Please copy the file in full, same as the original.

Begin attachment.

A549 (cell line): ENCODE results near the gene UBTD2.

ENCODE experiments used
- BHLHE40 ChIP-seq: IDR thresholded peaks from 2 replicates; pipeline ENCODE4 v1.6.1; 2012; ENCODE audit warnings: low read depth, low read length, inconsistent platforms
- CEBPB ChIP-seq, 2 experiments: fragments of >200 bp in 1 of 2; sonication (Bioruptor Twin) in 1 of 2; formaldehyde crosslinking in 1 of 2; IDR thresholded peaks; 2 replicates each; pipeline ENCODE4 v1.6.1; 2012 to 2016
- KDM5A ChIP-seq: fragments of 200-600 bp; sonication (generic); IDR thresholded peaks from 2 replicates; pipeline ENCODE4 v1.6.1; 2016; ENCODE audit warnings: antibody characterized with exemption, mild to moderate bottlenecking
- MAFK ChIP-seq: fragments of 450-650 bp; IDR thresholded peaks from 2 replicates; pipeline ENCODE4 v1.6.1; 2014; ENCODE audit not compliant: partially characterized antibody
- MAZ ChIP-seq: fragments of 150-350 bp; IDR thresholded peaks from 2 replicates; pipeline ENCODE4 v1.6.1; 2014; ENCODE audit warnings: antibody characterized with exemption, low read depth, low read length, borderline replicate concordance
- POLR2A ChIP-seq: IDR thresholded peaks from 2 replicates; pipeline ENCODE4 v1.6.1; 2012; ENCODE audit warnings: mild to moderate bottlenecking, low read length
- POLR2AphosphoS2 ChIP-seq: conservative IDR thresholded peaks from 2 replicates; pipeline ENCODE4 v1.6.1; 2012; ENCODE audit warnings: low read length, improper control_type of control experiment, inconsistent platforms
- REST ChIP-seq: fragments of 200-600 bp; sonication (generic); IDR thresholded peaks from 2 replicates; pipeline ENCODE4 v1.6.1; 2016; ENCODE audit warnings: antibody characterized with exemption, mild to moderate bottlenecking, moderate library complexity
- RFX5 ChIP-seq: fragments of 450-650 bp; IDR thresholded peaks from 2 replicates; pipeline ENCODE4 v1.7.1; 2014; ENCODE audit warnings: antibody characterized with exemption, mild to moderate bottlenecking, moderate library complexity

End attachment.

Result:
A549 (cell line): ENCODE results near the gene UBTD2.

ENCODE experiments used
- BHLHE40 ChIP-seq: IDR thresholded peaks from 2 replicates; pipeline ENCODE4 v1.6.1; 2012; ENCODE audit warnings: low read depth, low read length, inconsistent platforms
- CEBPB ChIP-seq, 2 experiments: fragments of >200 bp in 1 of 2; sonication (Bioruptor Twin) in 1 of 2; formaldehyde crosslinking in 1 of 2; IDR thresholded peaks; 2 replicates each; pipeline ENCODE4 v1.6.1; 2012 to 2016
- KDM5A ChIP-seq: fragments of 200-600 bp; sonication (generic); IDR thresholded peaks from 2 replicates; pipeline ENCODE4 v1.6.1; 2016; ENCODE audit warnings: antibody characterized with exemption, mild to moderate bottlenecking
- MAFK ChIP-seq: fragments of 450-650 bp; IDR thresholded peaks from 2 replicates; pipeline ENCODE4 v1.6.1; 2014; ENCODE audit not compliant: partially characterized antibody
- MAZ ChIP-seq: fragments of 150-350 bp; IDR thresholded peaks from 2 replicates; pipeline ENCODE4 v1.6.1; 2014; ENCODE audit warnings: antibody characterized with exemption, low read depth, low read length, borderline replicate concordance
- POLR2A ChIP-seq: IDR thresholded peaks from 2 replicates; pipeline ENCODE4 v1.6.1; 2012; ENCODE audit warnings: mild to moderate bottlenecking, low read length
- POLR2AphosphoS2 ChIP-seq: conservative IDR thresholded peaks from 2 replicates; pipeline ENCODE4 v1.6.1; 2012; ENCODE audit warnings: low read length, improper control_type of control experiment, inconsistent platforms
- REST ChIP-seq: fragments of 200-600 bp; sonication (generic); IDR thresholded peaks from 2 replicates; pipeline ENCODE4 v1.6.1; 2016; ENCODE audit warnings: antibody characterized with exemption, mild to moderate bottlenecking, moderate library complexity
- RFX5 ChIP-seq: fragments of 450-650 bp; IDR thresholded peaks from 2 replicates; pipeline ENCODE4 v1.7.1; 2014; ENCODE audit warnings: antibody characterized with exemption, mild to moderate bottlenecking, moderate library complexity